(4) in all other cases, except to exercise the standard of care required of the trustee under the governing instrument or the DSTA in making such decisions when selecting such person, when establishing the scope and terms of the delegation and when reviewing such person’s actions in order to monitor such person’s performance and compliance with the scope and terms of the delegation.

New Section 3806(n) provides for a new default standard of care required of any person acting pursuant to Section 3806(b)(7) and Section 3806(i) of the DSTA. Specifically, any such person shall comply with the scope and terms of its appointment, election, engagement or delegation, as applicable. Additionally, except to the extent otherwise provided in the governing instrument or the terms of such appointment, election, engagement, or delegation, such person shall exercise the rights, powers, and duties subject to the same standard of care required of the trustee under the governing instrument or DSTA and will be liable for any failure to do so.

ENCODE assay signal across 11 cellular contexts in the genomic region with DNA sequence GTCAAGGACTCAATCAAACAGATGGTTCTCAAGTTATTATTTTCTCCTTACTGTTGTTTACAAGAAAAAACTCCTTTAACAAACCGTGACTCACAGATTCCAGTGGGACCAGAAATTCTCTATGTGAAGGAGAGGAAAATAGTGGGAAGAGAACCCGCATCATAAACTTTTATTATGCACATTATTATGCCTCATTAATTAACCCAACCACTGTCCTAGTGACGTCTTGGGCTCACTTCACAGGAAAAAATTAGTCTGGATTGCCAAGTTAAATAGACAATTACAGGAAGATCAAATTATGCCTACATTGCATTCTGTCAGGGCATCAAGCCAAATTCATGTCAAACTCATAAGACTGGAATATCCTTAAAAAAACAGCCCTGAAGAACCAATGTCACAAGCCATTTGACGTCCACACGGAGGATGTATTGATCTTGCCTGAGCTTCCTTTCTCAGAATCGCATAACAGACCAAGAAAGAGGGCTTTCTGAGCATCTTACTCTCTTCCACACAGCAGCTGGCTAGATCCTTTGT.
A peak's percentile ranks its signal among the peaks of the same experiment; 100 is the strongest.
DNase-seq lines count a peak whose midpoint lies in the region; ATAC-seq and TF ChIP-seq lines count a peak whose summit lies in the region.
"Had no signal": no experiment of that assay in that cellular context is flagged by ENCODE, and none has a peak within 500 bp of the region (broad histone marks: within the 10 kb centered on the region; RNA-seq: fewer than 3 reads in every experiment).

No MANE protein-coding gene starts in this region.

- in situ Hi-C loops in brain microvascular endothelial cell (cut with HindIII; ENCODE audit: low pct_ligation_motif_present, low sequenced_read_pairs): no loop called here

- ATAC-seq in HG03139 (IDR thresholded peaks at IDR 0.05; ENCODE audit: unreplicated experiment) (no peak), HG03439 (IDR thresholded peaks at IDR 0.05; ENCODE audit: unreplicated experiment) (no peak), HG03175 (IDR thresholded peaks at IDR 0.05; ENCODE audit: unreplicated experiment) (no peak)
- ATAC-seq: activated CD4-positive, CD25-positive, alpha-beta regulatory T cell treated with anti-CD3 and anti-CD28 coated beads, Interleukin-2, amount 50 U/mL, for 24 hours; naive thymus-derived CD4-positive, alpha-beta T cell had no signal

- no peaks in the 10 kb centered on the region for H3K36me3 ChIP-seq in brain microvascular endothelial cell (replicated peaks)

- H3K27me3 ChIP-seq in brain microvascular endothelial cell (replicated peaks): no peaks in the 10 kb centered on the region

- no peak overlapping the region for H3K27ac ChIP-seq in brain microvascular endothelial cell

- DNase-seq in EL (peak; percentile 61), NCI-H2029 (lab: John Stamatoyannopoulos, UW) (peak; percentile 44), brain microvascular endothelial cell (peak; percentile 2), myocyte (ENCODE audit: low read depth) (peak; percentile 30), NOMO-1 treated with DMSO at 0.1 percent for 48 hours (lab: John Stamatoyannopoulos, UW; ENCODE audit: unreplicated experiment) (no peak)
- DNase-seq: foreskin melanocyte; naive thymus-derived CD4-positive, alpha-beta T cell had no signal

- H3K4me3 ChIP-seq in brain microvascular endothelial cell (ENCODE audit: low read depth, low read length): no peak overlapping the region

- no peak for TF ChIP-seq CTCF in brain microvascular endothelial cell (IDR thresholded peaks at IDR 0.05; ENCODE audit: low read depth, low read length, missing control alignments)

III. Conclusion

The DSTA was originally enacted in 1988 to provide greater certainty and flexibility with respect to trusts that are used in business transactions. The Delaware statutory trust is the preeminent form of trust for use in structured finance and investment fund transactions. The 2018 amendments to the DSTA demonstrate Delaware’s dedication to providing a sophisticated and modern body of statutory trust law that meets the changing needs of industry participants in the marketplace of today and the future. Delaware is committed to reviewing and enhancing the DSTA to maintain Delaware’s position as the top jurisdiction in which to form statutory trusts.